In 1992, the team fielded Scott Goodyear on a full-time basis who won at Michigan and nearly won the 1992 Indianapolis 500. He was joined beginning with the 1993 Indianapolis 500 by Willy T. Ribbs who raced with the team until the end of the 1994 season. The team ran a third full-time car in 1993 for Hiro Matsushita.
Goodyear was replaced at the beginning of the 1994 season by Robby Gordon who raced with the team with Valvoline sponsorship until 1996. Gordon raced alongside teammate Mark Smith who was a championship contender in Indy Lights and showed promise in his 1993 CART rookie season but had a difficult 1994 season with the Walker Racing team. Smith was replaced by rookie Christian Fittipaldi in 1995 who finished second in the Indy 500 and finished 15th in points.
As a results of the CART-IRL split in 1996, the Walker team elected to participate in both races with Gordon and Fredrik Ekblom driving in the U.S. 500 and Mike Groff racing in the 1996 Indianapolis 500.
In 1997, Gil de Ferran took over the Valvoline car and was the runner up in the championship that year, despite not scoring a victory. De Ferran stayed with the team until 1999, a year where he finally broke through and scored his first victory for the team, the team's first since Gordon's win at Detroit in 1995.
With no driver or sponsorship for the 2000 season, the team was forced to take on pay driver Shinji Nakano who finished a disappointing 24th in points. Meanwhile, the team entered the Indy Racing League's IndyCar Series in 2000 with rookie female driver Sarah Fisher who was inconsistent but fast in her two years with the team, scoring a career-best finish of 2nd place at Homestead-Miami Speedway in 2001. Nakano was replaced in the team's CART entry in 2001 by countryman Tora Takagi who brought Pioneer Electronics sponsorship to the team. Takagi managed slightly improved results over Nakano scoring 10 top-10 finishes in his two seasons with the team. The team also attempted to field Oriol Servia in the 2002 Indianapolis 500 but he failed to qualify.
Takagi left to the IRL in 2003 and the void was filled by Mexican driver Rodolfo Lavin who brought Corona sponsorship. Walker ran Darren Manning full-time in a second car with a variety of different sponsors and he finished 9th in points while Lavin only managed 18th.
Both drivers were gone for 2004 as the series morphed into the Champ Car World Series. Brazilian Mario Haberfeld drove the team's only full-time car. Late in that season Australian businessman Craig Gore bought into the team and it became Team Australia.
In 2005 the team took an Australian turn due to its new sponsorship, with the addition of Aussie Vineyards sponsorship and Austraian rookie driver Marcus Marshall joining Canadian veteran Alex Tagliani as the team returned to two full-time cars. Will Power made his debut in a third car at the 2005 Lexmark Indy 300 in Australia and replaced Marshall for the season finale in Mexico. The pair of Tagliani and Power continued with the team in 2006 and Tagliani was replaced by 2006 Champ Car Atlantic Series champion Simon Pagenaud in 2007. Power won two races in 2007 including the season opener in Las Vegas, the team's first victory since Gil De Ferran was with the team.
Walker initially indicated that he believed that the Champ Car World Series had run its last race and he was preparing to race in the IRL IndyCar Series in 2008.1 However, on March 9 the team announced that it would not race in the IndyCar Series in 2008 as it was unable to find adequate funding to do so as sponsor Aussie Vineyards jumped ship to KV Racing.2 Walker Racing did finally appear in the 2008 season in a joint effort with Vision Racing at Edmonton to run Paul Tracy.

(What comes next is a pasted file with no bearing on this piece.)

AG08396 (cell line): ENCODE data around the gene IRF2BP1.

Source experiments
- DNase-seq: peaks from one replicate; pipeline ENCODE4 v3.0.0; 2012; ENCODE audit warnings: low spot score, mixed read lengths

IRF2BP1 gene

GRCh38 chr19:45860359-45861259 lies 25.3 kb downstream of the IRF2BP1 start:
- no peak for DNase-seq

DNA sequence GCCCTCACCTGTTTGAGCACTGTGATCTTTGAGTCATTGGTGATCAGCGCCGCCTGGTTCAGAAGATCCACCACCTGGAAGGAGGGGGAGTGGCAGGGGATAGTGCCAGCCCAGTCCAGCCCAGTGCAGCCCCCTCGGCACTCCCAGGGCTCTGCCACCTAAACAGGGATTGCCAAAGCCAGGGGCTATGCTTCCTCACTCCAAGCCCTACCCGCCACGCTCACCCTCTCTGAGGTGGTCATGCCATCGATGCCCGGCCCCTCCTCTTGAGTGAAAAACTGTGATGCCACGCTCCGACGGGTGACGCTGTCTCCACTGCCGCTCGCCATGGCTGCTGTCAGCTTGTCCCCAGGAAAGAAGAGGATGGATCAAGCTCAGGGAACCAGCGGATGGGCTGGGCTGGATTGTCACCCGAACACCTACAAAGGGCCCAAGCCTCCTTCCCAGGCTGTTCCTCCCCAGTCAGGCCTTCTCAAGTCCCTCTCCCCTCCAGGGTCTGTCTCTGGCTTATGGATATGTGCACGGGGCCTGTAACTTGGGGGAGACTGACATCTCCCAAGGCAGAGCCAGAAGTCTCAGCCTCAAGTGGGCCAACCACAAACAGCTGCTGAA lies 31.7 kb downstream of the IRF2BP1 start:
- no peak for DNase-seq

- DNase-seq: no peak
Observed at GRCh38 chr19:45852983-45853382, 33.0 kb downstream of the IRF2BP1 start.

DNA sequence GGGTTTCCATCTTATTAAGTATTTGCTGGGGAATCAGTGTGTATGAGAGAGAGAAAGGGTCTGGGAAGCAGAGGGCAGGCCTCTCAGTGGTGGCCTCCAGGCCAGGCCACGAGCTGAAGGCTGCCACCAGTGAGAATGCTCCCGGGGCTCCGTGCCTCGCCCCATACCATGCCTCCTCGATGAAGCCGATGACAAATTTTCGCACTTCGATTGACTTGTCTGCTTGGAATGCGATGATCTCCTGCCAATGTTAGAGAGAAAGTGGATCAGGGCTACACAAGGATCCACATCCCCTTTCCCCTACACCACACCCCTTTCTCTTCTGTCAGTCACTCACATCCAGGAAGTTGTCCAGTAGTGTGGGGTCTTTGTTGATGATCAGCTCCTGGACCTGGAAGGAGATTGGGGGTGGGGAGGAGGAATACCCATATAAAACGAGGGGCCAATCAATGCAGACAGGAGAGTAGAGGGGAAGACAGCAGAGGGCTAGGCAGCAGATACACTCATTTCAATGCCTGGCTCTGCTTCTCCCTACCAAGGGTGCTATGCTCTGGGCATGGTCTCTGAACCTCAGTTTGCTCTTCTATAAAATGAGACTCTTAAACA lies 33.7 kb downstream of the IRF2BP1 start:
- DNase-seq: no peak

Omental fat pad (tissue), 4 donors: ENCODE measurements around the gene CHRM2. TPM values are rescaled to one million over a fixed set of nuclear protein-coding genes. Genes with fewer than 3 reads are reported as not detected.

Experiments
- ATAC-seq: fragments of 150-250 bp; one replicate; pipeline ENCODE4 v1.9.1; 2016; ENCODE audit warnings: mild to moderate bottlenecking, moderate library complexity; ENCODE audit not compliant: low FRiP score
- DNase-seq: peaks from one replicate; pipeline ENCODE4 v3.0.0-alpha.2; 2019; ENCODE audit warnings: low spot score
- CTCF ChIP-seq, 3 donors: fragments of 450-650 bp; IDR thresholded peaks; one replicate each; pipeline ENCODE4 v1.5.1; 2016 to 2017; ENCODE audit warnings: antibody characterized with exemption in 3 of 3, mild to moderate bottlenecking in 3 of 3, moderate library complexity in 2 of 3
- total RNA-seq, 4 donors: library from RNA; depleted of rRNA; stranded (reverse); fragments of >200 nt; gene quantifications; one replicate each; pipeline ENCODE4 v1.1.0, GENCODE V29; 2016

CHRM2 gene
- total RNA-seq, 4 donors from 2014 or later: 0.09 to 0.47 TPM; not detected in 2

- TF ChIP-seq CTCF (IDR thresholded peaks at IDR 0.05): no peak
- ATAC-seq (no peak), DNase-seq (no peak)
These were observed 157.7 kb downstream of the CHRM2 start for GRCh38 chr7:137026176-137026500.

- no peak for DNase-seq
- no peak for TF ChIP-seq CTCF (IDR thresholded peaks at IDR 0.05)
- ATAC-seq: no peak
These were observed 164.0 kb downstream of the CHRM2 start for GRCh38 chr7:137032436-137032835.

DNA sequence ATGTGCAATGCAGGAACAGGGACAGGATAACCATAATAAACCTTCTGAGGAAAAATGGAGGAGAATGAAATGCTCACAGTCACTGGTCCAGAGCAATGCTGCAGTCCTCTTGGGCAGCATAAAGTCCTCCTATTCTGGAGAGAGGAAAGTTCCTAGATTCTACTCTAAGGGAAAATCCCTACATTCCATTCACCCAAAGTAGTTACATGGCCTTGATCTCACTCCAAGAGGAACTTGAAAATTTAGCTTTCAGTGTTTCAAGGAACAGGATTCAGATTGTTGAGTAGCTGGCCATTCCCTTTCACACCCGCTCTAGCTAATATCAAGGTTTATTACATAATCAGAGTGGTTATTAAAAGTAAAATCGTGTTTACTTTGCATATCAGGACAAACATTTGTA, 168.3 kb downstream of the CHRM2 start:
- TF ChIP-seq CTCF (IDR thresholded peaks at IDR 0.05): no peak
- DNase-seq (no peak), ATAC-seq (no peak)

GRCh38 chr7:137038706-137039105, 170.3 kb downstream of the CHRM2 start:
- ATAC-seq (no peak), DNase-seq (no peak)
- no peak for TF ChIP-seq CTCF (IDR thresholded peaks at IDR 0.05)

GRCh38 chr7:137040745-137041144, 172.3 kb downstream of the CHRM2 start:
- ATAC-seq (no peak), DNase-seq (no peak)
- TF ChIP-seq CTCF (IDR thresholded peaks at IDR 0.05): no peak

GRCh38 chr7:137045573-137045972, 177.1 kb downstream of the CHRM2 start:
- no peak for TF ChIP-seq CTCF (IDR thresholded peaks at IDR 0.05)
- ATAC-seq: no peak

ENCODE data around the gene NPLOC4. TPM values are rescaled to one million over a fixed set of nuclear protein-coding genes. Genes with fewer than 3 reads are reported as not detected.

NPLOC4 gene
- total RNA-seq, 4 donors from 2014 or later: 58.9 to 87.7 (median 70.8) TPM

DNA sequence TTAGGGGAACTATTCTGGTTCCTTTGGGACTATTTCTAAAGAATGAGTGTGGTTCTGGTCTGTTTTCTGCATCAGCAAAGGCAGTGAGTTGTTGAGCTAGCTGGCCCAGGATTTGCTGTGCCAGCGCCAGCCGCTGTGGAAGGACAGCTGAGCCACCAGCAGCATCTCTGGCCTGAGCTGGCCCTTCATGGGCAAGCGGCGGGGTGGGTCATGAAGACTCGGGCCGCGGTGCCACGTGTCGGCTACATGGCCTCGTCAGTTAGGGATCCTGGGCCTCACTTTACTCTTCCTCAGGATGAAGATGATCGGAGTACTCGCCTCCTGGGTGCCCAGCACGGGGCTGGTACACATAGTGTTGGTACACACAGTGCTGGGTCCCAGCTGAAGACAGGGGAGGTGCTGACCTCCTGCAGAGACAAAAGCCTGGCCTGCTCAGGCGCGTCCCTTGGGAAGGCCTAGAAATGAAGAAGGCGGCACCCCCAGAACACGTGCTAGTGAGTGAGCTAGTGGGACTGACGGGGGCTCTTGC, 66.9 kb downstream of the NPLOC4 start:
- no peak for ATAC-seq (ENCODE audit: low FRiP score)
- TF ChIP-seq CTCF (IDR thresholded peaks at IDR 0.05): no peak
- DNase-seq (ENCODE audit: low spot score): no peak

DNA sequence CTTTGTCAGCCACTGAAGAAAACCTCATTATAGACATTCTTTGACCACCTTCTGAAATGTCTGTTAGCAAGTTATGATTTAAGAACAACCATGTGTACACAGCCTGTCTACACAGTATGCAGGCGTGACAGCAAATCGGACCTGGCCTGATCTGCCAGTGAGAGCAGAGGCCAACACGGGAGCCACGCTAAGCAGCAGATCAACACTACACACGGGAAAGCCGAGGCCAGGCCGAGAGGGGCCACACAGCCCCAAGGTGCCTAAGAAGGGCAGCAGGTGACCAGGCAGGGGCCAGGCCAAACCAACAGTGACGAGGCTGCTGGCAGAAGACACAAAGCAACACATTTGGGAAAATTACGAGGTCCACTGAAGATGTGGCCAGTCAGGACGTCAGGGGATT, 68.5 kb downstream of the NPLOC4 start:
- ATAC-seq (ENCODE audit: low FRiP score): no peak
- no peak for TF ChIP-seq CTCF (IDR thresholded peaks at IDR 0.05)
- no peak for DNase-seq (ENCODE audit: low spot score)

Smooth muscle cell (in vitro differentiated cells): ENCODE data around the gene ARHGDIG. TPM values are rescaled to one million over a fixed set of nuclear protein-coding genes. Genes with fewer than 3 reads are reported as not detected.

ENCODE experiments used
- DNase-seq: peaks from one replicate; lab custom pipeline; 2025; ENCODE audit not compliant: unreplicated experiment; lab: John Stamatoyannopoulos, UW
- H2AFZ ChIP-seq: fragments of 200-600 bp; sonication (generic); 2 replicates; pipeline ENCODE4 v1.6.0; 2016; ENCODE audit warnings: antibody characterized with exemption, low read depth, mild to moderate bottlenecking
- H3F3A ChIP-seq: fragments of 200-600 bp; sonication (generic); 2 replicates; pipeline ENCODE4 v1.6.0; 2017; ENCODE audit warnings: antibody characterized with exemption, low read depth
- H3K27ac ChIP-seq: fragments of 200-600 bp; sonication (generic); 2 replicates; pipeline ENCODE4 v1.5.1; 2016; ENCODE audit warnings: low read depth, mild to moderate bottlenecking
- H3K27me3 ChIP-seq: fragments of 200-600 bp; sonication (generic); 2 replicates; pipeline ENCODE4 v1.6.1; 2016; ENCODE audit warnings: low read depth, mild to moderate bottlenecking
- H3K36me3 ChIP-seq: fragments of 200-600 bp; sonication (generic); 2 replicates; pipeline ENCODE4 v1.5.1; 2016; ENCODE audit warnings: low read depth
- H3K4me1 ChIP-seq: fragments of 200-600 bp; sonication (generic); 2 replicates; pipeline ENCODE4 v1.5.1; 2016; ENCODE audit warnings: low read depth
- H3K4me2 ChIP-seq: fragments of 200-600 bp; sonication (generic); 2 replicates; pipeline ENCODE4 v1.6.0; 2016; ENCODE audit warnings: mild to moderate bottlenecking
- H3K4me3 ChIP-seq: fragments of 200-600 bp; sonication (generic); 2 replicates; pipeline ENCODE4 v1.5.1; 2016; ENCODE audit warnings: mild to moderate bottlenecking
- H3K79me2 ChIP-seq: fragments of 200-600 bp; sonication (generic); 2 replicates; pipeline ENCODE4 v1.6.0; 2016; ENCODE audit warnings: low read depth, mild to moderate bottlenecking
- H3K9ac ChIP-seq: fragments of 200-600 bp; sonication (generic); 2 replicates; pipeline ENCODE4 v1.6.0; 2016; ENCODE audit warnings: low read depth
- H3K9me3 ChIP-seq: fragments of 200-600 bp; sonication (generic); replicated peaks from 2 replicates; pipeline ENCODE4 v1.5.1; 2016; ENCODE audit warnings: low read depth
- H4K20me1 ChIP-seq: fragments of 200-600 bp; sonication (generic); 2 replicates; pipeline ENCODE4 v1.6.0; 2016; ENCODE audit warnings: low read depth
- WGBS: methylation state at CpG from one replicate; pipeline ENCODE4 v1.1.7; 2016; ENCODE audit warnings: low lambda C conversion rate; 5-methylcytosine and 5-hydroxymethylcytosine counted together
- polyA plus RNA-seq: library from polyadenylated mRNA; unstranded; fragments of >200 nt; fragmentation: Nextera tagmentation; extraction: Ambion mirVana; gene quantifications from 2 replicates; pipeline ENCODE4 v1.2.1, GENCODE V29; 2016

In 2011, Derrick Walker joined forces with Team Falken Tire to run a Porsche 997 GT3-RSR in the upcoming American Le Mans Series season in the GT class. Falken's motorsports division made their ALMS début in 2009 racing certain events before entering a full 2010 season. The team took its maiden victory at the 2011 Mid-Ohio Sports Car Challenge in which heavy rain towards the end of the race which favoured the team as the rain tires Falken developed were considerably better than those of Michelin and Dunlop. Wolf Henzler, one of the drivers in the race was in seventh when the rain started falling and went up to fifth before the safety car came out. In the restart, Henzler overtook the next four cars in a single lap to take the lead before the red flags came out around ten minutes before the end of the race. It was also the first win for a team running on Falken Tires and also the first wins for drivers Wolf Henzler and Bryan Sellers.
In 2012, Derrick Walker returned to the IndyCar Series as team manager for Ed Carpenter Racing, co-owned by Tony George and driver Ed Carpenter. The team is based in the Walker Racing facility and utilizes Walker Racing's equipment and personnel.3
- Jon Beekhuis (1992)
- David Besnard (2004)
- Gil de Ferran (1997-1999)
- Luis Diaz (2003)
- Fredrik Ekblom (1996)
- Christian Fittipaldi (1995)
- A. J. Foyt (1992)
- Memo Gidley (1999)
- Scott Goodyear (1991-1993, 1996)
- Robby Gordon (1994-1996)
- Mike Groff (1992, 1996)
- Mario Haberfeld (2004)
- Naoki Hattori (1999)
- Bryan Herta (2000)
- Rodolfo Lavín (2003)
- Buddy Lazier (1991)
- Darren Manning (2003)
- Marcus Marshall (2005)
- Hiro Matsushita (1993)
- Shinji Nakano (2000)
- Simon Pagenaud (2007)
- Will Power (2005-2007)
- Willy T. Ribbs (1991-1994)
- Mark Smith (1994)
- Alex Tagliani (2005-2006, 2008)
- Tora Takagi (2001-2002)
- Michael Valiante (2004)
- Charles Zwolsman (2005)
- Owner Walker making plans to compete in rival league, Associated Press, February 12, 2008
- Walker Racing won't be making switch from Champ Car to IndyCar Series, Associated Press, March 9, 2008